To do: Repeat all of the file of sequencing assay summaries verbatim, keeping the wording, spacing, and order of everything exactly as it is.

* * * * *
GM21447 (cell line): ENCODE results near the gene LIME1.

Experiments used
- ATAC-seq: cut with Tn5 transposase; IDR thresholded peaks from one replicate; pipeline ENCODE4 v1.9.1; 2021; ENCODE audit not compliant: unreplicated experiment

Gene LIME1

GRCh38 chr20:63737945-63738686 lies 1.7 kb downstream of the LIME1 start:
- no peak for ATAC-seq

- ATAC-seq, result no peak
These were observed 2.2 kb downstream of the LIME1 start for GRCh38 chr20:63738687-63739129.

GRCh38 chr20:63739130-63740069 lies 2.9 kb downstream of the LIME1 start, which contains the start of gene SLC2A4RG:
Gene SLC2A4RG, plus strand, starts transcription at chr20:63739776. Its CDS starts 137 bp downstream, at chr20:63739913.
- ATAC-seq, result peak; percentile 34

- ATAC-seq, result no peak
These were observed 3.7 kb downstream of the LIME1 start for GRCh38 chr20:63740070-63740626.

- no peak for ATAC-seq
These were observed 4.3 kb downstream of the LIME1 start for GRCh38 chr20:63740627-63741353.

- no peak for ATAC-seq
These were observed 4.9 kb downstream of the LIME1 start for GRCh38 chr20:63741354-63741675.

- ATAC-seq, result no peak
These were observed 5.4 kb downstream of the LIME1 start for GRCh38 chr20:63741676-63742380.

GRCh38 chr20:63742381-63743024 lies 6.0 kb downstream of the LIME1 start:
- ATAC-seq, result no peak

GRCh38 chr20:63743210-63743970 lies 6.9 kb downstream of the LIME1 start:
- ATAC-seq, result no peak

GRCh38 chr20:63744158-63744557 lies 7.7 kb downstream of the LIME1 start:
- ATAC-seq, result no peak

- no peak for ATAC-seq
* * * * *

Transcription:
GM21447 (cell line): ENCODE results near the gene LIME1.

Experiments used
- ATAC-seq: cut with Tn5 transposase; IDR thresholded peaks from one replicate; pipeline ENCODE4 v1.9.1; 2021; ENCODE audit not compliant: unreplicated experiment

Gene LIME1

GRCh38 chr20:63737945-63738686 lies 1.7 kb downstream of the LIME1 start:
- no peak for ATAC-seq

- ATAC-seq, result no peak
These were observed 2.2 kb downstream of the LIME1 start for GRCh38 chr20:63738687-63739129.

GRCh38 chr20:63739130-63740069 lies 2.9 kb downstream of the LIME1 start, which contains the start of gene SLC2A4RG:
Gene SLC2A4RG, plus strand, starts transcription at chr20:63739776. Its CDS starts 137 bp downstream, at chr20:63739913.
- ATAC-seq, result peak; percentile 34

- ATAC-seq, result no peak
These were observed 3.7 kb downstream of the LIME1 start for GRCh38 chr20:63740070-63740626.

- no peak for ATAC-seq
These were observed 4.3 kb downstream of the LIME1 start for GRCh38 chr20:63740627-63741353.

- no peak for ATAC-seq
These were observed 4.9 kb downstream of the LIME1 start for GRCh38 chr20:63741354-63741675.

- ATAC-seq, result no peak
These were observed 5.4 kb downstream of the LIME1 start for GRCh38 chr20:63741676-63742380.

GRCh38 chr20:63742381-63743024 lies 6.0 kb downstream of the LIME1 start:
- ATAC-seq, result no peak

GRCh38 chr20:63743210-63743970 lies 6.9 kb downstream of the LIME1 start:
- ATAC-seq, result no peak

GRCh38 chr20:63744158-63744557 lies 7.7 kb downstream of the LIME1 start:
- ATAC-seq, result no peak

- no peak for ATAC-seq